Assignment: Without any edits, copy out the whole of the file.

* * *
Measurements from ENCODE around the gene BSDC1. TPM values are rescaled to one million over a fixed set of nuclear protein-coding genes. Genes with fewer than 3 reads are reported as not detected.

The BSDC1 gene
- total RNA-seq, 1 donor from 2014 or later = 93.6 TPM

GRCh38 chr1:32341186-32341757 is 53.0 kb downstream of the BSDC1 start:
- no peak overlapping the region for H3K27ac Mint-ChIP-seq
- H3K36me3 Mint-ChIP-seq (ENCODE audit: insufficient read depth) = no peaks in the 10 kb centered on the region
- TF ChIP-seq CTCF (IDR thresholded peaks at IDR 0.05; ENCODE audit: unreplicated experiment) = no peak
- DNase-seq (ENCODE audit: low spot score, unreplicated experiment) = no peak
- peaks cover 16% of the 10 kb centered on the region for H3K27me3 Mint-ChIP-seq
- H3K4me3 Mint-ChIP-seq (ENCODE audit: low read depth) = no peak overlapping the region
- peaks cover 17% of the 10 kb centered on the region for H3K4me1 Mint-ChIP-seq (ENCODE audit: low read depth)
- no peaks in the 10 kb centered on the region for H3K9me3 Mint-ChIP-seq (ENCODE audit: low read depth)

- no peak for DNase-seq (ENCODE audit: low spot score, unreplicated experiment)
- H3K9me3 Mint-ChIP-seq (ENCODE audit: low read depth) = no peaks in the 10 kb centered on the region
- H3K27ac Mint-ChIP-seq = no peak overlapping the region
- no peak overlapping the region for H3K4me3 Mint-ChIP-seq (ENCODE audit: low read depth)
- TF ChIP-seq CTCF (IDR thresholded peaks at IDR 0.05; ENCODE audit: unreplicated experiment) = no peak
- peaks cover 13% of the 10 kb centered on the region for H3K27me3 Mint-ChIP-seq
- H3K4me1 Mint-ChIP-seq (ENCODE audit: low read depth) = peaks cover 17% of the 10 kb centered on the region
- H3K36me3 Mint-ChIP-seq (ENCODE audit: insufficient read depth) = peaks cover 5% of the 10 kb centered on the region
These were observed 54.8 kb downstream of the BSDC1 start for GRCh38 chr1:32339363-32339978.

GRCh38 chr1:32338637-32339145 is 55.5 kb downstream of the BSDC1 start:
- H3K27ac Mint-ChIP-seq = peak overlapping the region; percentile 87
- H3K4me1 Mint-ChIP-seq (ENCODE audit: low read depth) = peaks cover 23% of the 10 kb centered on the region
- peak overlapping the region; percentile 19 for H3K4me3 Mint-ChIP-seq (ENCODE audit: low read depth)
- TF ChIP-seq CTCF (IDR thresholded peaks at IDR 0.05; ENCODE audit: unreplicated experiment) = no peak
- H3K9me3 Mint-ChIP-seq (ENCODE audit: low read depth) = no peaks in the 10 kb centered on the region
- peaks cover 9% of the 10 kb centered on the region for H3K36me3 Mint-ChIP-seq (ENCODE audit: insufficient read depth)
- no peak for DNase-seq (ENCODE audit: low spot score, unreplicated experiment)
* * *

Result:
Measurements from ENCODE around the gene BSDC1. TPM values are rescaled to one million over a fixed set of nuclear protein-coding genes. Genes with fewer than 3 reads are reported as not detected.

The BSDC1 gene
- total RNA-seq, 1 donor from 2014 or later = 93.6 TPM

GRCh38 chr1:32341186-32341757 is 53.0 kb downstream of the BSDC1 start:
- no peak overlapping the region for H3K27ac Mint-ChIP-seq
- H3K36me3 Mint-ChIP-seq (ENCODE audit: insufficient read depth) = no peaks in the 10 kb centered on the region
- TF ChIP-seq CTCF (IDR thresholded peaks at IDR 0.05; ENCODE audit: unreplicated experiment) = no peak
- DNase-seq (ENCODE audit: low spot score, unreplicated experiment) = no peak
- peaks cover 16% of the 10 kb centered on the region for H3K27me3 Mint-ChIP-seq
- H3K4me3 Mint-ChIP-seq (ENCODE audit: low read depth) = no peak overlapping the region
- peaks cover 17% of the 10 kb centered on the region for H3K4me1 Mint-ChIP-seq (ENCODE audit: low read depth)
- no peaks in the 10 kb centered on the region for H3K9me3 Mint-ChIP-seq (ENCODE audit: low read depth)

- no peak for DNase-seq (ENCODE audit: low spot score, unreplicated experiment)
- H3K9me3 Mint-ChIP-seq (ENCODE audit: low read depth) = no peaks in the 10 kb centered on the region
- H3K27ac Mint-ChIP-seq = no peak overlapping the region
- no peak overlapping the region for H3K4me3 Mint-ChIP-seq (ENCODE audit: low read depth)
- TF ChIP-seq CTCF (IDR thresholded peaks at IDR 0.05; ENCODE audit: unreplicated experiment) = no peak
- peaks cover 13% of the 10 kb centered on the region for H3K27me3 Mint-ChIP-seq
- H3K4me1 Mint-ChIP-seq (ENCODE audit: low read depth) = peaks cover 17% of the 10 kb centered on the region
- H3K36me3 Mint-ChIP-seq (ENCODE audit: insufficient read depth) = peaks cover 5% of the 10 kb centered on the region
These were observed 54.8 kb downstream of the BSDC1 start for GRCh38 chr1:32339363-32339978.

GRCh38 chr1:32338637-32339145 is 55.5 kb downstream of the BSDC1 start:
- H3K27ac Mint-ChIP-seq = peak overlapping the region; percentile 87
- H3K4me1 Mint-ChIP-seq (ENCODE audit: low read depth) = peaks cover 23% of the 10 kb centered on the region
- peak overlapping the region; percentile 19 for H3K4me3 Mint-ChIP-seq (ENCODE audit: low read depth)
- TF ChIP-seq CTCF (IDR thresholded peaks at IDR 0.05; ENCODE audit: unreplicated experiment) = no peak
- H3K9me3 Mint-ChIP-seq (ENCODE audit: low read depth) = no peaks in the 10 kb centered on the region
- peaks cover 9% of the 10 kb centered on the region for H3K36me3 Mint-ChIP-seq (ENCODE audit: insufficient read depth)
- no peak for DNase-seq (ENCODE audit: low spot score, unreplicated experiment)